Hemlock Lake, considered one of the most attractive of all the beautiful lakes in western New York, is almost seven miles long and six-tenths of a mile wide. Its greatest depth is said to be 90 feet.
History tells us that this particular region was the home of the Seneca Indians and in the Seneca tongues was known as Onehda Tecarneodi, which in English was taken to mean Hemlock Lake.
Following the Revolutionary War and the settlement of State titles, many of the men from Sullivan’s army returned to purchase land. As settlers began to arrive, the original Phelps and Gorham purchase area was mapped and townships were established. Hemlock Lake was first mapped in 1790.
That tract of land at the southern head of the lake was called Hemlock Valley (where the Village of Springwater now is) and the town of Hemlock was at the northern foot of the lake.
The first known settler near Hemlock Lake was Philip Short who arrived near the present village of Hemlock in 1795. A hermit named Maloy built a cabin on the lake around 1800. Other settlers followed, many of whom built their first dwellings along the lakeshore. Hemlock Lake itself became a sort of highway for the settlement of the region. Seth Knowles, the first settler of Springwater, came up the lake in March of 1807 by travelling over the ice with all his family and possessions. David Badgro and his family made the trip up the lake Indian style in canoes.
Thus began a period of great activity in the Hemlock region. What began as a route of settlement quickly became a route of commerce. Hemlock Lake was located at a natural dividing line between the pine and hemlock forests to the south and the hardwood timber to the north. There was a great demand for softer building materials in the growing settled areas to the north. The forestry industry which developed sent lumber to the north in return for bread and foodstuffs which were needed to the south.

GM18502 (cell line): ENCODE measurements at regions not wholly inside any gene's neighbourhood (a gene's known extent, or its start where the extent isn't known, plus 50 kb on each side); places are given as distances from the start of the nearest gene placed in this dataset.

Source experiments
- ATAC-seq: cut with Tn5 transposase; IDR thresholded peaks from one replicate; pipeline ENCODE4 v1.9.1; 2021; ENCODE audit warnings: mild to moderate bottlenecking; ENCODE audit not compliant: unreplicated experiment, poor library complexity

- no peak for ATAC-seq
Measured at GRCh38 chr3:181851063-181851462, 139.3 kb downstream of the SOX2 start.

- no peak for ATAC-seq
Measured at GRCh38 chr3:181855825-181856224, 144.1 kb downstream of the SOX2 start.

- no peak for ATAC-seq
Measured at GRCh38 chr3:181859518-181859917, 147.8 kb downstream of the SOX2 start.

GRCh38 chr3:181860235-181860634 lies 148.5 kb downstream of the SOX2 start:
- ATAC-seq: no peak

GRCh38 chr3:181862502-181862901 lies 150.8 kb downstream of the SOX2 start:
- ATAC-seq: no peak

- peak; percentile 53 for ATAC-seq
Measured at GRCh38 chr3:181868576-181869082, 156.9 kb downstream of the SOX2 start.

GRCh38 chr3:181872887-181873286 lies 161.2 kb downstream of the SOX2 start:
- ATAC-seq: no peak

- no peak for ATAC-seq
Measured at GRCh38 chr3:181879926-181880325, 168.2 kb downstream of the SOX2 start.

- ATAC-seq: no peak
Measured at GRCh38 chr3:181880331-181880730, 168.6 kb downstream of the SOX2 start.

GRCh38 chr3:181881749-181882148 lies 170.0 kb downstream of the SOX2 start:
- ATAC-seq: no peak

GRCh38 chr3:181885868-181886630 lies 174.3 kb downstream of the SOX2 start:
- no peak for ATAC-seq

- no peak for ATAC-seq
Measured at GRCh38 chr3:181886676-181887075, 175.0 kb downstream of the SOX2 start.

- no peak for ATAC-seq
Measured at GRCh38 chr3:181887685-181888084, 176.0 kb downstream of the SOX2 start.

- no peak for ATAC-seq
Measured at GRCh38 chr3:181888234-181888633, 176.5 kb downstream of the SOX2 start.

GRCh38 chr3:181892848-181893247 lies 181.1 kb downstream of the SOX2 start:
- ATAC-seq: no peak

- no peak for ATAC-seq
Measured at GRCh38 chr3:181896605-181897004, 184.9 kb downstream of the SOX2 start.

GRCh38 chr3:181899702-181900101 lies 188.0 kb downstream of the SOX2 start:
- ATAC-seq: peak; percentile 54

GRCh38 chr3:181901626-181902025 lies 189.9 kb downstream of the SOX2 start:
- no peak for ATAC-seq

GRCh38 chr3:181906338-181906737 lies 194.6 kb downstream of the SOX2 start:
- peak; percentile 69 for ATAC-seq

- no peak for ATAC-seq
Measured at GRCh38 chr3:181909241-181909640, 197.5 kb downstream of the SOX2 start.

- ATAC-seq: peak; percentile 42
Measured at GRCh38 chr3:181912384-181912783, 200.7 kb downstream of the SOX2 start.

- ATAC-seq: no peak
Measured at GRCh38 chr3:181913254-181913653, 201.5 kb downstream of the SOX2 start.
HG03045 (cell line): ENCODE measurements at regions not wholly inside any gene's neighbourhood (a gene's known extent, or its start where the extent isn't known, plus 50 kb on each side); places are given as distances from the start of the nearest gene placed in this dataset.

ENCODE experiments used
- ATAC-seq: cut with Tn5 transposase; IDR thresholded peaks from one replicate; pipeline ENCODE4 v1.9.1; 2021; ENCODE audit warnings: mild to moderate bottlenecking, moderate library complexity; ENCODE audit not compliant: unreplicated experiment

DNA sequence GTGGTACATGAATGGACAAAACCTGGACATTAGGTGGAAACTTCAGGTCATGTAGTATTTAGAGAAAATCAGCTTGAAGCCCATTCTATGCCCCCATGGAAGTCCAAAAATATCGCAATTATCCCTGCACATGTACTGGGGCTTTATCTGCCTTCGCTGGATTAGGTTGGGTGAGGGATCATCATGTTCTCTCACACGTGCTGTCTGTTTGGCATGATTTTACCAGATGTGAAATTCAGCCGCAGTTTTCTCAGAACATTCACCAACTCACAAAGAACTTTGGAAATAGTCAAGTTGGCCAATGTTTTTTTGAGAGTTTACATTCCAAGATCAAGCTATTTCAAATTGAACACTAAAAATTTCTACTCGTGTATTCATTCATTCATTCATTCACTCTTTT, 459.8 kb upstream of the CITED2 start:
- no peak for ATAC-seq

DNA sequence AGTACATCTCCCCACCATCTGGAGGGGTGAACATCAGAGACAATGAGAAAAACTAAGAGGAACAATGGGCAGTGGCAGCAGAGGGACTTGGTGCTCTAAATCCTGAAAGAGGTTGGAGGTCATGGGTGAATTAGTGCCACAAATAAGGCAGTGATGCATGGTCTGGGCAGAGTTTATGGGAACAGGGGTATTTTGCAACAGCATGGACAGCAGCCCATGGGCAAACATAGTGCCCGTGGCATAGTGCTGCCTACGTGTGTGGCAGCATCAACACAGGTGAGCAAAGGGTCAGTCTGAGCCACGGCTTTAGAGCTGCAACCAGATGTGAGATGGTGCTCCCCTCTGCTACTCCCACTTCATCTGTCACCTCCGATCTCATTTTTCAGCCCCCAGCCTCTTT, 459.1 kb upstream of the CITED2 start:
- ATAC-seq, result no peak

Sawmills were soon erected at both ends of Hemlock Lake. Many men were employed as lumberjacks and huge rafts of logs were floated down Hemlock Lake for shipment north. In the winter, as many as 200 teams of horses and oxen were used to pull lumber north over the ice. The first roadway was cut along the shore of Hemlock Lake in 1815.
Tremendous quantities of lumber were taken from the Hemlock valley in this manner. Hemlock bark was also taken for use in the leather tanning industry.
In short order the entire foot of Hemlock Lake was cleared of pine and lumber was piled up for sale. Mule skinners from the growing cities and towns to the north arrived with their wagons and a frontier town developed at the site of present day Hemlock village. It is quite likely that much of the lumber that helped to build the infant city of Rochester came up from the Hemlock valley by log raft, barge, and wagon. Many of the old buildings along St. Paul Street sport structural timbers nearly 18 inches square which may well trace their origin to Hemlock. The site of Hemlock village was then known as Slab City, a name derived from the rough cut slabs of lumber which formed the first buildings and boardwalks.
A new plank toll road connecting Rochester and Hemlock was instrumental in opening up the Hemlock valley to recreational use. Completed in 1850, the plank road was actually paved with lumber so stage coaches could make the five-hour trip and return the same day. It was not long before hotels and cottages were built along Hemlock’s shores. It would appear that the lumbermen had not stripped the forest completely to the shore. Early visitors to Hemlock’s first resorts spoke in glowing terms of the primitive wilderness and sylvan shores.